As a cocktail piano player, you will absolutely benefit from making it a point to acquaint yourself with open chord voicings. There are many, of course, and rather than being concerned with what you don’t know in this area, it will serve you better to “open” your mind (pun intended) to looking at the chords that you already know from the perspective that they can be opened.
Some examples have already been illustrated here on the site but, for our purposes here, let’s just take a brief look at what is meant by “open chord voicings.” As for most of us, when we first learn a few chords on the piano, we usually learn then in their most basic form. A G7 chord, for example, in its most basic form in root position looks like this:
G B D F
This chord is said to be in “root position” because the letter name of the chord (G) is at the bottom of the chord (as the root of a tree is at the bottom). The chord is also considered to be in closed position (as opposed to open) because the chord tones are as close to each other as they could be in this position.
Now, if we take any of those middle chord tones, either the B or D, and place it in another area of the keyboard such as an octave higher or lower, then the chord will be turned into an open chord voicing. Here is one possibility:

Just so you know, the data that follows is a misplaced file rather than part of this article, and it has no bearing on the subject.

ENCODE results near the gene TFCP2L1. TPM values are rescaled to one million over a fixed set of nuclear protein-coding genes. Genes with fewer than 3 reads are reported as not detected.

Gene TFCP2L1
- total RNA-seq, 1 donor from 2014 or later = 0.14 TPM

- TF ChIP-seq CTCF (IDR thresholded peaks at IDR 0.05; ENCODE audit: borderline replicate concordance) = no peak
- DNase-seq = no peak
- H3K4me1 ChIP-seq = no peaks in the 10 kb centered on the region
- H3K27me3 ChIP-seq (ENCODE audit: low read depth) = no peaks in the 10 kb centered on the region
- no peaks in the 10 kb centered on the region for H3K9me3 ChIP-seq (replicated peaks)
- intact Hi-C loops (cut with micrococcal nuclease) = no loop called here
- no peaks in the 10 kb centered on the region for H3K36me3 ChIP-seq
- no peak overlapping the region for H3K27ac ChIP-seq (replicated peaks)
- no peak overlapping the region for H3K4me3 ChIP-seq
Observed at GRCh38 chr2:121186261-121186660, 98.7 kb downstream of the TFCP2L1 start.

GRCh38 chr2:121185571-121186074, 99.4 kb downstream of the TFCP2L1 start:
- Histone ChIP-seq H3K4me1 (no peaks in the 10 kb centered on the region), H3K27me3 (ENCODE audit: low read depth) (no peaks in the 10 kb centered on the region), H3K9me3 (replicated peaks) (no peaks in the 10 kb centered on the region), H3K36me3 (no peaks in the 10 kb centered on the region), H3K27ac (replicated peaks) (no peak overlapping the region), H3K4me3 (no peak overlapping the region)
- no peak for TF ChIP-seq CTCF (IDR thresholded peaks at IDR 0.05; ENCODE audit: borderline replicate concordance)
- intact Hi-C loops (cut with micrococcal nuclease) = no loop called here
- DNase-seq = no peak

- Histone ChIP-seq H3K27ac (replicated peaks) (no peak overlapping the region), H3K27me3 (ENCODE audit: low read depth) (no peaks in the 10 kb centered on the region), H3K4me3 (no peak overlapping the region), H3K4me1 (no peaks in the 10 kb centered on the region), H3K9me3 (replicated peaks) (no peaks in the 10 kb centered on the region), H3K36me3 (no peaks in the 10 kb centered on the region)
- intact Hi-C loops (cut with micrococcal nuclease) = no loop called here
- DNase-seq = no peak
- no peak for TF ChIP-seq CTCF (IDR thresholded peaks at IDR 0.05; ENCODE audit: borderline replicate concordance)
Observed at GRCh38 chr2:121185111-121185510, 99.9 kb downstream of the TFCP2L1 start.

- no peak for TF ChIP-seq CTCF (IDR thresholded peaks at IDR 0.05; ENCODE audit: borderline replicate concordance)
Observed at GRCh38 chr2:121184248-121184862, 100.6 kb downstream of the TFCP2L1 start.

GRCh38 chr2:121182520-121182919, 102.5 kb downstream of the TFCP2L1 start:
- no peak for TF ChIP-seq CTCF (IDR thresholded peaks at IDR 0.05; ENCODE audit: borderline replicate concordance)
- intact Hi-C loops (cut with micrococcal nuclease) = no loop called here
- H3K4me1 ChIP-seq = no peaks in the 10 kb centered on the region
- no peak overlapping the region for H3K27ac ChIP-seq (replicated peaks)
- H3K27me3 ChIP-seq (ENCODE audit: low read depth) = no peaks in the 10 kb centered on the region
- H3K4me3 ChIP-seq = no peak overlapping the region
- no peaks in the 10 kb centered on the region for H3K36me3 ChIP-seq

G D F B
The G and D may be played with the left hand and the F and B may be played with the right hand. The B that was originally between the G and D is not being played. Thus, the chord has been opened.
Of course, this is just one simple example. There are many ways to create open chord voicings. You can take a chord like the G7 above and take out both of the middle chord tones (both the D and F) and move them up an octave. A free ebook that explains this particular open chord voicing in more detail may be accessed simply by clicking here. Do this with every 7th chord that you know and you’ve really opened yourself up to some possibilities! That’s right. By adopting a mind set that is ready to view all those chords in an “open” fashion, you automatically set yourself up to add a whole lot more interest to your playing.
Have lots of fun exploring open chord voicings and as you do so, remember…
PLAY WITH PASSION!